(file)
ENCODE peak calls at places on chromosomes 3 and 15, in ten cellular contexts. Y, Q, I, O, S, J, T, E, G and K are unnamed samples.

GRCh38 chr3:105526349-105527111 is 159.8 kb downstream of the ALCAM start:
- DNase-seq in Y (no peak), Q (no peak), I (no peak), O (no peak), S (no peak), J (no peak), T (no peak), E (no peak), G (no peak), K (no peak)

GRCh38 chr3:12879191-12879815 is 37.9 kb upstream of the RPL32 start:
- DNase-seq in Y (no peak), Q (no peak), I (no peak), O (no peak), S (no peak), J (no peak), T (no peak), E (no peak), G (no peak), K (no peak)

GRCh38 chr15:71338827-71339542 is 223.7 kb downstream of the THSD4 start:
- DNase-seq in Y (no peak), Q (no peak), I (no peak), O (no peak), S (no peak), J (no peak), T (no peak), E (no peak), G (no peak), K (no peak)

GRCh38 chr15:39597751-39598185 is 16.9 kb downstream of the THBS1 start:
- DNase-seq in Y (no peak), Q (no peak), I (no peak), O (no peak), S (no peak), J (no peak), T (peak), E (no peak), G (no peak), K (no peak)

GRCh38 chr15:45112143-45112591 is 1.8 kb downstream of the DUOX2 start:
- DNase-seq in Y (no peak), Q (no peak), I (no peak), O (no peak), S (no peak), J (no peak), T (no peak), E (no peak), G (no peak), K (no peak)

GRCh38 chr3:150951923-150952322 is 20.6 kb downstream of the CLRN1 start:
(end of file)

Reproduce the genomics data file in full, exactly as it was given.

ENCODE peak calls at places on chromosomes 3 and 15, in ten cellular contexts. Y, Q, I, O, S, J, T, E, G and K are unnamed samples.

GRCh38 chr3:105526349-105527111 is 159.8 kb downstream of the ALCAM start:
- DNase-seq in Y (no peak), Q (no peak), I (no peak), O (no peak), S (no peak), J (no peak), T (no peak), E (no peak), G (no peak), K (no peak)

GRCh38 chr3:12879191-12879815 is 37.9 kb upstream of the RPL32 start:
- DNase-seq in Y (no peak), Q (no peak), I (no peak), O (no peak), S (no peak), J (no peak), T (no peak), E (no peak), G (no peak), K (no peak)

GRCh38 chr15:71338827-71339542 is 223.7 kb downstream of the THSD4 start:
- DNase-seq in Y (no peak), Q (no peak), I (no peak), O (no peak), S (no peak), J (no peak), T (no peak), E (no peak), G (no peak), K (no peak)

GRCh38 chr15:39597751-39598185 is 16.9 kb downstream of the THBS1 start:
- DNase-seq in Y (no peak), Q (no peak), I (no peak), O (no peak), S (no peak), J (no peak), T (peak), E (no peak), G (no peak), K (no peak)

GRCh38 chr15:45112143-45112591 is 1.8 kb downstream of the DUOX2 start:
- DNase-seq in Y (no peak), Q (no peak), I (no peak), O (no peak), S (no peak), J (no peak), T (no peak), E (no peak), G (no peak), K (no peak)

GRCh38 chr3:150951923-150952322 is 20.6 kb downstream of the CLRN1 start: